From organic soap and stained glass to homemade children’s gifts, a vast variety of art and locally made products were on display as nearly 50 vendors came together for the Downtown Market CT at the Colonial Square Plaza on Sunday.
Stratford Economic Development Commissioner Neil Sherman said he proposed the idea as a way for both vendors to show and sell their work and for non-for-profit organizations to promote themselves two years ago. This was the second Downtown Market event.
“Our plans are to keep this going and make it larger and bring more people into Stratford, and help them have an understanding of what a great downtown we have,” Sherman said.
Attendees shopped for unique items under tents while music filled the air.
Amy Bracco, owner of Special Treats, was selling products for babies and young children that she makes out of her Stratford home and typically sells online as well as at City Line Florist in Trumbull. Bracco has children in the Stratford school system and is a proponent of community activity, which is why she participated in the event.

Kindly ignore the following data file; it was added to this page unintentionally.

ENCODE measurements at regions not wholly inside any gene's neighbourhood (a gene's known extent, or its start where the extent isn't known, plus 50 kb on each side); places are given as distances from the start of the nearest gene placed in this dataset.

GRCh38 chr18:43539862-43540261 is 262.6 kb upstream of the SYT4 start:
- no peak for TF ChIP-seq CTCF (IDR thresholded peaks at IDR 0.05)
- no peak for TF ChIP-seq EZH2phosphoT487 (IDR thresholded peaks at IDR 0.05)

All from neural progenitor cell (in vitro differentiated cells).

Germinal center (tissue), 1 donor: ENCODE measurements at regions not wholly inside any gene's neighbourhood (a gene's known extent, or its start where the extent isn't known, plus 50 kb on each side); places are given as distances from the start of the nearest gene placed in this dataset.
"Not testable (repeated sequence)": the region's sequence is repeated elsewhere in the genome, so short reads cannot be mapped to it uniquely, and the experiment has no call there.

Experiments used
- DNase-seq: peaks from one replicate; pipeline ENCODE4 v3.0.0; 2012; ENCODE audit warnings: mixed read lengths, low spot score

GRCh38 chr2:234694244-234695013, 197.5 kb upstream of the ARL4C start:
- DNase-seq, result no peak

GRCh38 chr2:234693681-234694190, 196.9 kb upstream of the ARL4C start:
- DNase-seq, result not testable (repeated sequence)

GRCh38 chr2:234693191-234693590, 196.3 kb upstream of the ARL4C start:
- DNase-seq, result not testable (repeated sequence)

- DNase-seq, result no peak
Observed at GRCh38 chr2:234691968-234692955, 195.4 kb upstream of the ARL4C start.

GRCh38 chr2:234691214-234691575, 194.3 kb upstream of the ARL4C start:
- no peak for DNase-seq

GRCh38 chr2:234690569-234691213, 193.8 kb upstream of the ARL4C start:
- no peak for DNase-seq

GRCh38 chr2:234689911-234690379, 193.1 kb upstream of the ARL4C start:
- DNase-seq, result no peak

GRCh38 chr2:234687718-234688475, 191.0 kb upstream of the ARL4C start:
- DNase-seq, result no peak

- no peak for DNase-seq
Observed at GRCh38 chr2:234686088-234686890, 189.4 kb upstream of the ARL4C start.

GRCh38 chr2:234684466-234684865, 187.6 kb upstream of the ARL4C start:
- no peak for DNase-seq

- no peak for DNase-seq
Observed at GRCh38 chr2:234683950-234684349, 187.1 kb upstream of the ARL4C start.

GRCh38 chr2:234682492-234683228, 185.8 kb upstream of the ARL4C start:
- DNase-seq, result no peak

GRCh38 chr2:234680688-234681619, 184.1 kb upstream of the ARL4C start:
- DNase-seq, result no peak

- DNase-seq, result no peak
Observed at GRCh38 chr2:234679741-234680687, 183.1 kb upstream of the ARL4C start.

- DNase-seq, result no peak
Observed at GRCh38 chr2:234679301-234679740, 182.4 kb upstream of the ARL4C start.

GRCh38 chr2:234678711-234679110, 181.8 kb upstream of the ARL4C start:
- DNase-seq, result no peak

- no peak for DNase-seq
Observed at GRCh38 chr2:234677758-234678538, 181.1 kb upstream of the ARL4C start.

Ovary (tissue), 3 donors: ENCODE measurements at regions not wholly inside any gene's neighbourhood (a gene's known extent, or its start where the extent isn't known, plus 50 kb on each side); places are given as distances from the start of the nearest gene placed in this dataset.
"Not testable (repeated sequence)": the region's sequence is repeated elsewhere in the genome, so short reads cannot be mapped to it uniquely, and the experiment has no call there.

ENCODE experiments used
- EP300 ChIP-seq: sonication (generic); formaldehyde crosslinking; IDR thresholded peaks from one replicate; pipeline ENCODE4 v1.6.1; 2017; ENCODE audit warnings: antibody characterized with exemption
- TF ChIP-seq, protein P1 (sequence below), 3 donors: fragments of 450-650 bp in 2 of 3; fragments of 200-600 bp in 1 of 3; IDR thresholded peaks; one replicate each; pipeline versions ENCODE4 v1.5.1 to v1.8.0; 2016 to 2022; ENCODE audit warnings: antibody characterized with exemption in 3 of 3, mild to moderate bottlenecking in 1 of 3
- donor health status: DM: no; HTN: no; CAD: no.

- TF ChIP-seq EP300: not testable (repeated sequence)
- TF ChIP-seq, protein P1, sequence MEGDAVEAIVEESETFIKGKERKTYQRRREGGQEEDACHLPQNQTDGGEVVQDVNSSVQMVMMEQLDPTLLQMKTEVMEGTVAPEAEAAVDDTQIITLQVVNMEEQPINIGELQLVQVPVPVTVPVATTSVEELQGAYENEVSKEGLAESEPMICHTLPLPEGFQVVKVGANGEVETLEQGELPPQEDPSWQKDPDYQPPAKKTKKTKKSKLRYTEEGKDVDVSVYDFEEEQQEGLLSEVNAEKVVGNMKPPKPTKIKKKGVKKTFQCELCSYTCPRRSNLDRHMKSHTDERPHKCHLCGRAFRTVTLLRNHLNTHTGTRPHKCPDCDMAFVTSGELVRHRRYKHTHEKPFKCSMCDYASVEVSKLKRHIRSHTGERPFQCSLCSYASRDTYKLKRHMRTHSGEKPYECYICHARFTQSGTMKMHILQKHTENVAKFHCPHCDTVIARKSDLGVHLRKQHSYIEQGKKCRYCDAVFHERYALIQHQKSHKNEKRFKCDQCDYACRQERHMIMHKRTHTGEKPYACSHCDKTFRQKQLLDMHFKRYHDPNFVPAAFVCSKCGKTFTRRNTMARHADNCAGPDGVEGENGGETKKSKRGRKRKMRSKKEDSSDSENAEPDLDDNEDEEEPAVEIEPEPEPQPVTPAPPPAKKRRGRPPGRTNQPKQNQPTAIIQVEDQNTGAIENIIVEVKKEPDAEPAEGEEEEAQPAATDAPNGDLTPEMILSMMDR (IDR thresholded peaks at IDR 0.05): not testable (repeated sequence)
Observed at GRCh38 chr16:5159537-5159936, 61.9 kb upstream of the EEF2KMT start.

“It’s all about building a better Stratford, making it better and stronger,” Bracco said.
Among the nonprofits on hand was Square One Theatre Company, represented by Diane Grace and Patricia Rock.
“A lot of people have stopped by,” said Rock about midway through the day-long show, adding that among them were several new-to-Stratford residents getting to know their community.
“It was a very good idea,” Rock said of the event being held, adding that the theatre company had several names of guests interested in subscriptions for the shows.
“We hope a lot of people will come,” Rock said.
The Pyramid Shriners, Stratford Historical Society and Stratford Library were also on hand for the festival’s second year.
“It gives an opportunity for nonprofit organizations to get their names out there,” Sherman said.
Several vendors were from neighboring towns, though many were Stratfordites, including Stratford High School student Ameira Hernandez, who promoted her Art Sensations business, specializing in temporary, organic body art.
Ameira’s mother, Samary, said her daughter’s business is an example of what children can do when encouraged to pursue their passion.
“It’s good for the kids to encourage them to do what they like,” Samary Hernandez said.
Stratford resident Jessica Carey brought four-month-old daughter Rosie and five-year-old daughter Wren Jean-Jacques for a chance to get out on a warm day.
“It’s something to do on a Sunday,” she said. “To enjoy the sunshine and time with the family.”